Thus, we should expect the “ideological value” split between China and the “Western world” to deepen.

In addition to the “re-education of society”, the Chinese authorities have launched a program to increase corporate social responsibility of business. Although it is mistaken for an analogue of the “collapse of the NEP” and the “repression of 1937” in the USSR, in reality it is about something else. About introducing into the social consciousness of high-income segments of the population, especially large business owners, the unconditional postulate of the need to “share fairly”.

But not in the form of expropriating “too much money”, but in the form of consolidating the understanding of the need to use a significant, at least a quarter, of the net profit and large personal income received for “ennobling the place where you live”.

For this purpose, non-governmental funds are being created in a number of Chinese provinces. Donations to them are supposed to finance the development of transport and social infrastructure, the construction and improvement of kindergartens, schools, public leisure centres, the formation of a comfortable environment for mass recreation, the maintenance and development of physical education and sports, and the development of the local road network and local public transport, including a cheap car-sharing system. A separate line indicates the development of technologies for recycling garbage and improving the environmental situation.

It is postulated that an increase in welfare should not result in an increase in the level of “pay for everything” for society. As Western culture shows, this situation everywhere leads to an increase in the atomisation of society, undermining its social foundations and social stratification of society with a deepening ideological separation of social groups from each other. Which ultimately destroys the mental connection between people that shapes the nation as a whole.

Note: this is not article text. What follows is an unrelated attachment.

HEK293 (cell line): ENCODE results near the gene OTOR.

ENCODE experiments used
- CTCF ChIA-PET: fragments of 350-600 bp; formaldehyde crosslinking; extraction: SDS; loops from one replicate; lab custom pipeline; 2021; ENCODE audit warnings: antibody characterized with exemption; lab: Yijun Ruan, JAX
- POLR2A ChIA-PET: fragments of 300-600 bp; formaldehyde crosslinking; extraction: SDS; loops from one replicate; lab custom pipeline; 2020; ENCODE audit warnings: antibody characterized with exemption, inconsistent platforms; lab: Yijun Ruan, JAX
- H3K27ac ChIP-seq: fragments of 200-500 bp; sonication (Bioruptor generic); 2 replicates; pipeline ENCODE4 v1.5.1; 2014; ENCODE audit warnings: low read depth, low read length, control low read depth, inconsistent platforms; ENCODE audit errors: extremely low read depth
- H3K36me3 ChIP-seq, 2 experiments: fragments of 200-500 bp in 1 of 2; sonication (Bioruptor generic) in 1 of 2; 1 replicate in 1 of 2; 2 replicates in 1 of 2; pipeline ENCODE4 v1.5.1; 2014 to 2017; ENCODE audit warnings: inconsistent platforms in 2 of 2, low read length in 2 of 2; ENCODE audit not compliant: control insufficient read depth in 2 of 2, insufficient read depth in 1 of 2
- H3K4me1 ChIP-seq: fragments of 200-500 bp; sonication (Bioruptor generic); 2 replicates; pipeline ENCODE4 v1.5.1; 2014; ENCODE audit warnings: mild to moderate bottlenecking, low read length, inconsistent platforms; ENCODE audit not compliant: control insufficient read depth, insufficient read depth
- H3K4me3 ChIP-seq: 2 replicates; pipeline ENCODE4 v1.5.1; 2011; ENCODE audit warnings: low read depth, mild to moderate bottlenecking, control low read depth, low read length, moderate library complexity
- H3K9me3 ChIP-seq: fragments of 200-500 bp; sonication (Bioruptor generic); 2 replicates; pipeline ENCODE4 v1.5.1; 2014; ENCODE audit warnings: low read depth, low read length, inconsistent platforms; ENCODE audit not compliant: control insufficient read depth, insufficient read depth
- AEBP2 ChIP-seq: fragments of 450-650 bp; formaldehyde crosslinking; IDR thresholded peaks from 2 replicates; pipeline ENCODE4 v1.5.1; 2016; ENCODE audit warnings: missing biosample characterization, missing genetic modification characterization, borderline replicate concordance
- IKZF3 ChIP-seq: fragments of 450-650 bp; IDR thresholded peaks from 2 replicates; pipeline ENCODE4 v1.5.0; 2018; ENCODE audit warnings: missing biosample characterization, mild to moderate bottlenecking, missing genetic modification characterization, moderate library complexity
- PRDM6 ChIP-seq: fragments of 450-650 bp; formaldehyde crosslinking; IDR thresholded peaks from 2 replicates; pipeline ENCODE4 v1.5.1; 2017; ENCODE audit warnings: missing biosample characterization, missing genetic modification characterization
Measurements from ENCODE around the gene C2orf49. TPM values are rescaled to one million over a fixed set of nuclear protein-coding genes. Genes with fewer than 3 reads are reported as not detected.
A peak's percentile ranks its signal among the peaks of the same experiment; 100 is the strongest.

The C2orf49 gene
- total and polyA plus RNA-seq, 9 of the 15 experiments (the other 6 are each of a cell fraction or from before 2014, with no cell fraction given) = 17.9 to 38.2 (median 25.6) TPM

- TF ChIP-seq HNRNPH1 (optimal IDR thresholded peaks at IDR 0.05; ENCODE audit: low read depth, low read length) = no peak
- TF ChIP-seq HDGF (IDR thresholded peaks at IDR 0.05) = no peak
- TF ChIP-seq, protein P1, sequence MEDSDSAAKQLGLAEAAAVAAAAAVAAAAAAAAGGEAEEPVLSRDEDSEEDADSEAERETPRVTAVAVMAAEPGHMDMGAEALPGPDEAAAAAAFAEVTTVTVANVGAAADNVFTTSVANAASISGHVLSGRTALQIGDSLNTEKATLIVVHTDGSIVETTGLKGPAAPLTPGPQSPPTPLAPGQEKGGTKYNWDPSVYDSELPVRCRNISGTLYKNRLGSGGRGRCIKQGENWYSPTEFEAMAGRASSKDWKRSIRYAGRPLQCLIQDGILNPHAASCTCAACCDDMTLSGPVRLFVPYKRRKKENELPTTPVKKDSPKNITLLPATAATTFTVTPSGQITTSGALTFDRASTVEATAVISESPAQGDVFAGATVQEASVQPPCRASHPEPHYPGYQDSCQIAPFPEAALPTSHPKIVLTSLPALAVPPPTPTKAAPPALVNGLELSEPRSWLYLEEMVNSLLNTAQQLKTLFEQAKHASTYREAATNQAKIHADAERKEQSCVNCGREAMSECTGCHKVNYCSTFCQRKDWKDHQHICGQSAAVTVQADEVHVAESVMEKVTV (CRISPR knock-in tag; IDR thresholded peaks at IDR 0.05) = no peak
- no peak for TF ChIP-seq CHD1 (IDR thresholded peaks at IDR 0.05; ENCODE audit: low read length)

On the contrary, an increase in well-being should be perceived as unconditional consent to increase a person’s social obligations to society. Including for improving the world around them, in which the whole society lives together.

It is still difficult to say to what extent these measures are really capable of achieving the declared goal of building a “society of great unity”. However, it is already clear that this goal is primarily focused only on China itself. That is, the expansion of the “Chinese way of life” beyond its borders should not be expected.

This leads to the conclusion that the final outcome of Chinese economic and social modernisation is the formation of a rather closed “Chinese” cluster with China in the form of a “middle state” in the “space of universal prosperity” in Asia. Most likely – only within the borders of Southeast Asia, with Central Asian countries like Pakistan and possibly Iran as its outer periphery. It is not intended to include the rest of the world. At least until the end of this century.

 

Conclusions and recommendations

Based on the above, a number of conclusions should be drawn.

1. Although the scale of China’s economic dominance will continue to increase in the coming decade, in the systemic sense, this process will be mostly inertial, as the relative share of foreign trade in China’s GDP will continue to decline.

2. The expansion of the “Belt and Road” project in the future should not be expected. Therefore, all Russian projects that are planned in one way or another based on expectations of growth in the future Chinese transit cargo flow need to be reviewed and adjusted.